The father of a seven-year-old boy diagnosed with a life-threatening brain tumour is hoping to give his son the chance to undergo treatment.

Adam Craven, from Sherburn in Elmet, aims to raise £15,000 to help treat his son Jack.

This summer, Jack was diagnosed with a diffuse intrinsic pontine glioma (DIPG) - an aggressive, cancerous brain tumour affecting the sensation and muscles of the face.

York Press: Jack was diagnosed with a brain tumour this summerJack was diagnosed with a brain tumour this summer (Image: Adam Craven)

The condition has a zero per cent survival rate, with an average survival range of between eight and 11 months.

It has no cure, but trials have started to take place overseas in countries including the USA, Germany, France and the Netherlands to treat the condition.

They are, however, expensive – costing five to six figure sums.

York Press: Jack with dad Adam and brothers Billy and Oliver Jack with dad Adam and brothers Billy and Oliver (Image: Adam Craven)

Adam is determined to raise £15,000 to give his son the chance of treatment if one becomes available. He said all extra funds will be donated to support children struggling with illness.  

Due to his condition, Jack has lost his ability to walk, talk, and struggles with breathing and swallowing. He is now unable to attend school at Sherburn Holgate Primary School.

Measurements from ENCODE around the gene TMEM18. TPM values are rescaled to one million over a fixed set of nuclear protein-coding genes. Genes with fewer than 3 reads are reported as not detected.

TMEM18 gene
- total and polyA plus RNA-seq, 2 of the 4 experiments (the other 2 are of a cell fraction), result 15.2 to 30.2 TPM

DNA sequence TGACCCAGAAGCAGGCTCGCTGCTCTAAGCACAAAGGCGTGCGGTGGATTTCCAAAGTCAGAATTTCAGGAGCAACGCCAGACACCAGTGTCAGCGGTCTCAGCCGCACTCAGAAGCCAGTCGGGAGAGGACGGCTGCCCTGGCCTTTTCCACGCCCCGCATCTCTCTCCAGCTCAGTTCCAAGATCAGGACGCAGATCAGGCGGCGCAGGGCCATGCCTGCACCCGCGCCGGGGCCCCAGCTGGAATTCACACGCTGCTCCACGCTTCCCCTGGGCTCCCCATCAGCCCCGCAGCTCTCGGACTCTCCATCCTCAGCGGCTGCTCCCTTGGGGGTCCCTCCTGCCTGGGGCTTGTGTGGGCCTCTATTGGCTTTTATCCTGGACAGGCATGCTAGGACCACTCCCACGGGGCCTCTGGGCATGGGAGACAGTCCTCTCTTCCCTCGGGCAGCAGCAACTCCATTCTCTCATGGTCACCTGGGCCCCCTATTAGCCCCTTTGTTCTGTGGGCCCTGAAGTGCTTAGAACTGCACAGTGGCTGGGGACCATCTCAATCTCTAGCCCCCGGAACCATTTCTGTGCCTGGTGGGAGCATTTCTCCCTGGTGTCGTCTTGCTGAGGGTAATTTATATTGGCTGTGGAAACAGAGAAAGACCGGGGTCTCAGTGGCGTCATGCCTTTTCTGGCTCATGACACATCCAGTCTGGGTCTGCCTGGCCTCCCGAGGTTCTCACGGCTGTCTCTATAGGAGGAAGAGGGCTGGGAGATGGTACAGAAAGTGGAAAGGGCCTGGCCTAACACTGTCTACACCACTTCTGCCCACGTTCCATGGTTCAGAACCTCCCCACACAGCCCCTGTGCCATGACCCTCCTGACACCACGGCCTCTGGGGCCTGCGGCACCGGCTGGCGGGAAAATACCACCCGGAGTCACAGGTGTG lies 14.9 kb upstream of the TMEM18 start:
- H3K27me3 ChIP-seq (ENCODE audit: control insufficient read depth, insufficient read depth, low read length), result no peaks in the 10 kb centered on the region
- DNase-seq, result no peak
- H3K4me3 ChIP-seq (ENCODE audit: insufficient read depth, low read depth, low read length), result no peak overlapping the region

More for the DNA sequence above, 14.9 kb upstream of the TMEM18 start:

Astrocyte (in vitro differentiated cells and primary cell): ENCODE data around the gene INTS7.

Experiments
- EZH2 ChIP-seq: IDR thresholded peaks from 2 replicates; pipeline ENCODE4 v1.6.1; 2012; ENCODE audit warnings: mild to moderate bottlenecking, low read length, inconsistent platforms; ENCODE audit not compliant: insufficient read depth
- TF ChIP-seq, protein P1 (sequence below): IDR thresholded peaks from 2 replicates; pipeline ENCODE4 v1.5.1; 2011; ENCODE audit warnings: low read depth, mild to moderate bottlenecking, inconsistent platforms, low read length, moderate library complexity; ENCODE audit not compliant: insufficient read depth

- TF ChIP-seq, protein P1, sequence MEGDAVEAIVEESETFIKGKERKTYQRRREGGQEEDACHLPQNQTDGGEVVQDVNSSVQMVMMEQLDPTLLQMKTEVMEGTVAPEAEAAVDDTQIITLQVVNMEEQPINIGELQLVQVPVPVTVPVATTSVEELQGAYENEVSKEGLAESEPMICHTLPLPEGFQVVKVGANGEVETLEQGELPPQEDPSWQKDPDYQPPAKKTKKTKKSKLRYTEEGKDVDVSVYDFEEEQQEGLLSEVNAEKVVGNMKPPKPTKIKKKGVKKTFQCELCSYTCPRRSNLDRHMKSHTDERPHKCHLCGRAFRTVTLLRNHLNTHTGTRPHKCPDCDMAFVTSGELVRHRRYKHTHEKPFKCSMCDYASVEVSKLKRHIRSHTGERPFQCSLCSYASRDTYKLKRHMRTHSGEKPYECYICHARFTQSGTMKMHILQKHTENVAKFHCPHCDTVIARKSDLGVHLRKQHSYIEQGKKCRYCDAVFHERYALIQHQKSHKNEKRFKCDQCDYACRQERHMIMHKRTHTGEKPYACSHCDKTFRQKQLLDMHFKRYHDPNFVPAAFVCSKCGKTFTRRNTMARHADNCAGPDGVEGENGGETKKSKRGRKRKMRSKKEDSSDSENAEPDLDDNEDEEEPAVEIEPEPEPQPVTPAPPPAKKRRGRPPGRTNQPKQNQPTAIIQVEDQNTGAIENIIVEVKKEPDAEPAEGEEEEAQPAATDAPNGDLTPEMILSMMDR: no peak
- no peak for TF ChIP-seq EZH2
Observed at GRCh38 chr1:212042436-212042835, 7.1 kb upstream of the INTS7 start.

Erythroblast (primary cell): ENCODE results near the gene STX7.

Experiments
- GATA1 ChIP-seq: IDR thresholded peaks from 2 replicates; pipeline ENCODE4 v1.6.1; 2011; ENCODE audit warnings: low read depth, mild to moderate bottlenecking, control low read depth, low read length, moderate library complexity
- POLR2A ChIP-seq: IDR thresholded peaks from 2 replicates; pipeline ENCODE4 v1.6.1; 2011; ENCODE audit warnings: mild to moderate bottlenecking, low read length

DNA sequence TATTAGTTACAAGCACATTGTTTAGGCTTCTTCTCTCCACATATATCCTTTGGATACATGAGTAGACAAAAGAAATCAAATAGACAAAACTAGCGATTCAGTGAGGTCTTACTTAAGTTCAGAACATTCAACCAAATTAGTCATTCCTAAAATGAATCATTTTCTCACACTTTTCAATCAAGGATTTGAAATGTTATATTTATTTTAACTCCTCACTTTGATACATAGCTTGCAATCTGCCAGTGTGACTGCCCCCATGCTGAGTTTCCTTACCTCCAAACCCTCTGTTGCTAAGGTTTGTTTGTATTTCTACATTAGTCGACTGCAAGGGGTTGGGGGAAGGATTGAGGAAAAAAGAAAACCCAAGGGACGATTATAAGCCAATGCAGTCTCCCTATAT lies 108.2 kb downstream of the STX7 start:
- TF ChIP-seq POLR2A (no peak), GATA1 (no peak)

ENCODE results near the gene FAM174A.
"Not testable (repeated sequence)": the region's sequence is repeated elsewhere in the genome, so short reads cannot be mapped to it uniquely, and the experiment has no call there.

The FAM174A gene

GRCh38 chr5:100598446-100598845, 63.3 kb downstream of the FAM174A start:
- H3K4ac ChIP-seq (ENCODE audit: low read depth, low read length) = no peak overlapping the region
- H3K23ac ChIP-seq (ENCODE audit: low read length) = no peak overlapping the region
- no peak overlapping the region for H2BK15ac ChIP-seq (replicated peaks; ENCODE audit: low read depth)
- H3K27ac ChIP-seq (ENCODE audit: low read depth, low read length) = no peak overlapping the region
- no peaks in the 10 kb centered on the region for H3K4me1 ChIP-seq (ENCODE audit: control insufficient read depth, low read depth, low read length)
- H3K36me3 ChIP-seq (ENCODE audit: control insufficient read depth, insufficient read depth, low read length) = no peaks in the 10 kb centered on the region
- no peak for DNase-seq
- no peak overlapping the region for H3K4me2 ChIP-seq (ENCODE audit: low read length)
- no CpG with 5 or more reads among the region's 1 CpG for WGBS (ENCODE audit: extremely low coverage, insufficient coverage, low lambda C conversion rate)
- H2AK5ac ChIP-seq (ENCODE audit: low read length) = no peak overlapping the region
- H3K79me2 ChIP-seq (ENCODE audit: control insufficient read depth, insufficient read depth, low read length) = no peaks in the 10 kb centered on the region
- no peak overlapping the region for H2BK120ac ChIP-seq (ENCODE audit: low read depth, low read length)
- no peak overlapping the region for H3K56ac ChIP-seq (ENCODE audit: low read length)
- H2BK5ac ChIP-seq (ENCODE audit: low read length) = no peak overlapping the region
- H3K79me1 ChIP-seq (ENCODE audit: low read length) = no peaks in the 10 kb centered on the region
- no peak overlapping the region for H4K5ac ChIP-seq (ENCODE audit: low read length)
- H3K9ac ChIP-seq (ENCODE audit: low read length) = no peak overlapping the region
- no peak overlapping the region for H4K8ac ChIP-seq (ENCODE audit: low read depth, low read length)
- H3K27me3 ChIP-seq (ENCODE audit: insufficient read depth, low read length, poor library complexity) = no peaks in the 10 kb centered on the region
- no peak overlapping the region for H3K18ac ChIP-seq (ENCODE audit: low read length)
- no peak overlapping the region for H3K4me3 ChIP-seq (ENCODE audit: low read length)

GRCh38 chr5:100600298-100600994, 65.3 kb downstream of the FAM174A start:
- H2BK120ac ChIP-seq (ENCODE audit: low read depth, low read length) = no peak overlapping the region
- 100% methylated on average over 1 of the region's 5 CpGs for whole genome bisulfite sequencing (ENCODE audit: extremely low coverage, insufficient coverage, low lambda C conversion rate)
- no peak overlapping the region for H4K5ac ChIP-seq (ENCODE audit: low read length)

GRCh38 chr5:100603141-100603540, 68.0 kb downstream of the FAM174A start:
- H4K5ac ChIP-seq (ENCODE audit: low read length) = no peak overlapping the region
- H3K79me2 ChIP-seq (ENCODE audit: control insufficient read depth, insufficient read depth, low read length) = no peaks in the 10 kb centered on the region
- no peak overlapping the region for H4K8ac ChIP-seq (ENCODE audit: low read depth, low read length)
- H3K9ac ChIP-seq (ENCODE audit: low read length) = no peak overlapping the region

York Press: Jack CravenJack Craven (Image: Adam Craven)

Jack is undergoing radio therapy and will undertake an MRI scan in three months to find out if swelling on his brain has reduced.

Adam said if the swelling has gone down, Jack is more likely to be accepted on a trial overseas. This gives him three months to find a trial for his son.

Due to his ongoing treatment Jack may be unable to fly. So, Adam hopes to purchase a motorhome and drive him to a country offering a trial.

“We have to try and fight this,” he said. “Our precious boy still has so much to experience in his life.”

York Press: Jack in happier timesJack in happier times (Image: Adam Craven)

Adam, 33, who works in car sales in Leeds, said the family “will never give up without a fight”.

Adam and his partner, Jack’s mother Chrissie Marshall, 33, a deputy head teacher of a pupil referral unit in Bradford, have been unable to work as they must care for Jack full-time.

Jack’s devastating diagnoses comes after he and his twin brother Billy were born with twin-to-twin transfusion syndrome - a condition where blood flows unequally between twins that share a placenta.

Adam said the family were told during the pregnancy to “be prepared for the worst”.

York Press: 'Football mad' Jack'Football mad' Jack (Image: Adam Craven)

Billy has just recovered from his medical treatments due to the condition.

“They are an absolute miracle,” said Adam.

He said Jack, Billy and their younger brother Oliver, six, are “football mad”.

Prior to his diagnosis Jack would spend hours kicking a ball around with his brothers and create artwork for his family.

Adam’s fundraiser towards treatment for his son is currently at £13,840.

He thanked everyone that has helped support the fund and added: “Although Jack can’t say much right now, I’m confident he feels the love around him.”

To donate towards Adam’s fundraiser visit his GoFundMe page: